Living Right Above a Happening Lane

Living “near” a lane or a street is perhaps merely noisy and dusty !!

But after a year, I realize that living right “above” a lane, with some view of an open space and a city skyline, is great fun despite it being noisy and dusty during day time.

One gets to see so much of life…

Dawn : a sky full of purpose, freedom and hope unfolds with an air of freshness, birds fly around and the lake reflects on the soul amid enchanting bells of nearby temples… a little later – one sees enthusiastic morning-walkers, the carefree appearances of the colourful garland-makers, the business of water-tanks, milk supply and newspapers, the hectic pace of the bai (domestic help in India) who otherwise never misses the malli-phool gajra (a jasmine flower garland) :), the time-bound biking cooks, the grunt and the smile of school-goers, the anxiety of job-seekers, the contentment and stress of office-goers, the gazing cabs and autos seeking to be hired… the gathers of daily-wage earners queuing in their yellow helmets and some holding tools… the luring calls of the vegetable and fruit vendors… the errands of the peon, the hopping and laborious tasks of the courier and packer-mover agents………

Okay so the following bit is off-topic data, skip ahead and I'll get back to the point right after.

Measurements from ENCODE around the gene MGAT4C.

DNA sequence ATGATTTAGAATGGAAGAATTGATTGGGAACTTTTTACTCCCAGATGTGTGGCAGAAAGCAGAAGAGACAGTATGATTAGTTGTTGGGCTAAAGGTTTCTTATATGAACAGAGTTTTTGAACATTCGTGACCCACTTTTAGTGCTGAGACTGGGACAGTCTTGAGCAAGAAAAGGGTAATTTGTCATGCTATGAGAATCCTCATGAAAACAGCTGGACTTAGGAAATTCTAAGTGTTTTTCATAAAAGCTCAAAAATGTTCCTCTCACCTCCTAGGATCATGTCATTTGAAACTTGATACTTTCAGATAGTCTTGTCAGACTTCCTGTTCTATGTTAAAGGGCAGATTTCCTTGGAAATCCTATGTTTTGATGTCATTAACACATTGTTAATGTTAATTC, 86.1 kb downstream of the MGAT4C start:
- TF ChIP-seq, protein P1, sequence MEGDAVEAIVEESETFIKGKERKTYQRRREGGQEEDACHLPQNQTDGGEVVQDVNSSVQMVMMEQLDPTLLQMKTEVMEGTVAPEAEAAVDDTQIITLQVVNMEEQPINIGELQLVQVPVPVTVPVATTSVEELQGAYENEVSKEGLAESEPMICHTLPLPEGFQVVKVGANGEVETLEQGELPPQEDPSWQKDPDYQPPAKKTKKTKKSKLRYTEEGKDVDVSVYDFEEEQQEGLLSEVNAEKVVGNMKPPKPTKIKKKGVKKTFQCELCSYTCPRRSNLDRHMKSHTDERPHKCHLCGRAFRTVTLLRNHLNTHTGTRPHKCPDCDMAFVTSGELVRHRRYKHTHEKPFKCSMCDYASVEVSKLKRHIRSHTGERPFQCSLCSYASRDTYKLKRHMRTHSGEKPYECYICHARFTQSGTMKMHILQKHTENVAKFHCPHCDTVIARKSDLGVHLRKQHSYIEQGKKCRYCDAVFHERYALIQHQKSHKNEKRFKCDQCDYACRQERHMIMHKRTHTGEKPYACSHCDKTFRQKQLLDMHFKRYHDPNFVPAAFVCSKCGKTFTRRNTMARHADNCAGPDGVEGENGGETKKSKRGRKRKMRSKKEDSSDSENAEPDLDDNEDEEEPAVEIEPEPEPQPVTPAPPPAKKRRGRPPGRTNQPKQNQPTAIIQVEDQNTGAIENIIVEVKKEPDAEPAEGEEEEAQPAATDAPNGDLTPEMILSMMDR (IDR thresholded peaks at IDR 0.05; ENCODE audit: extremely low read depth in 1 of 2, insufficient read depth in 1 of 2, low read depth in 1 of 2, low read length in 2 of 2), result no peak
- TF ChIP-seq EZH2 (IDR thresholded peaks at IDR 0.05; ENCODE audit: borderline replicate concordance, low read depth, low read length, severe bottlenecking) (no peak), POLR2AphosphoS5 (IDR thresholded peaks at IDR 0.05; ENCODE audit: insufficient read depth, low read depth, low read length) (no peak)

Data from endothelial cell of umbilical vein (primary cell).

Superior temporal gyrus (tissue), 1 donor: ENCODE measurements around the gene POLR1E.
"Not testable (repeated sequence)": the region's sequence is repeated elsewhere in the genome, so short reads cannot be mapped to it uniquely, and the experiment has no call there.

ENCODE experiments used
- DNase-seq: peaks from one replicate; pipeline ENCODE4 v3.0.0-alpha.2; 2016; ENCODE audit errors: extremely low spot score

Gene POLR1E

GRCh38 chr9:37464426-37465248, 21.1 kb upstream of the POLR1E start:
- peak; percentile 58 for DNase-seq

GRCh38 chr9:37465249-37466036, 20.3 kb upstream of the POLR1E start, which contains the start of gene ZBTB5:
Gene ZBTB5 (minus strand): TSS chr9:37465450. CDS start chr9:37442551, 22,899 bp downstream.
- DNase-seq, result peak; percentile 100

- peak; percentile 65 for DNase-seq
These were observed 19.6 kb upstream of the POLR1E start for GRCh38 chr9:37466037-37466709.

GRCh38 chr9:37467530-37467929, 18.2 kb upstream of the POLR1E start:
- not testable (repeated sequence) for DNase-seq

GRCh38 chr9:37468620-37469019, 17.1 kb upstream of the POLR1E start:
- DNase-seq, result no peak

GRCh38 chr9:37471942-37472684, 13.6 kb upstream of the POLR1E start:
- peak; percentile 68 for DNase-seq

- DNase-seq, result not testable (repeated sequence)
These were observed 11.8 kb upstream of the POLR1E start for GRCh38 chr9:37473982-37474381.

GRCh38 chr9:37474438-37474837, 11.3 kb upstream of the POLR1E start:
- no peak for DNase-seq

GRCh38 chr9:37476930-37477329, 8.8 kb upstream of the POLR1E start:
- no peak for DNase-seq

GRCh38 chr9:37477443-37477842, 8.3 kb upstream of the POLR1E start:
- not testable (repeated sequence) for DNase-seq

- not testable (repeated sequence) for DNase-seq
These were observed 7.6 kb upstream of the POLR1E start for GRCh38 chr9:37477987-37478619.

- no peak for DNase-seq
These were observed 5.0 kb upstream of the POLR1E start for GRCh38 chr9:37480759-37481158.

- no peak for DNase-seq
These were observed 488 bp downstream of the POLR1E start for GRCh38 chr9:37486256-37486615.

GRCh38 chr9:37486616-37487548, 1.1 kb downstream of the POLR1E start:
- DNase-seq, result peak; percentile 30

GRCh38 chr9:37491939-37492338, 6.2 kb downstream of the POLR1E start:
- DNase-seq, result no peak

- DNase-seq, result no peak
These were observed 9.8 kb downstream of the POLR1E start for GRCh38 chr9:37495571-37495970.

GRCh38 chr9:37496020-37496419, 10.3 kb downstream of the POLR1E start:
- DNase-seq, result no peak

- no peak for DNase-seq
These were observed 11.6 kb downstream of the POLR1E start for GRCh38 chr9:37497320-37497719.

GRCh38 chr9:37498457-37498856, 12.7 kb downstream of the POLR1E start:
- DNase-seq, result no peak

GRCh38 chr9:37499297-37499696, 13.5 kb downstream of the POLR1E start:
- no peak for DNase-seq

Noon : and then one can see some cattle grazing on the few green patches near the lake… grannies idling on the lawn, playing cards or chatting and waiting to collect their grand-children from the school-bus..some mummies too can be seen chatting on the phone as they wait near their society gates… vendors of aluminium utensils and other domestic goods start calling aloud as they know mummies, naanis (mothers’ mothers) and daadis (fathers’ mothers) are bored by now :)… the gardener attending to every detail in brown and green… as some men and women are seen rushing home for a quick lunch………

Dusk : the sky and the skyline glow in a golden radiance along with pearly clouds… school-goers flood the streets..now as playful as kittens and the society playgrounds resound with their chirpy echoes… the college-goers who are a bundle of joviality, dreams and achievements now merrily catch up in various groups at paani-poori (an Indian street food) or ice-cream stalls… uncles and aunties are out for a stroll or to shop at a mandi (an open vegetable market)… early office-goers speed back home amid all the traffic hurls and snarls… and then the daily-wage earners return with their aprons ridden with dust, grime and sweat – now the yellow helmet is balanced in the angle at the elbow of one hand, and white poly-bags of onion, garlic, masala (spices), oil and a black poly-bag suggestive of a meaty feast hang from the tired, infirm fingers of the other :)………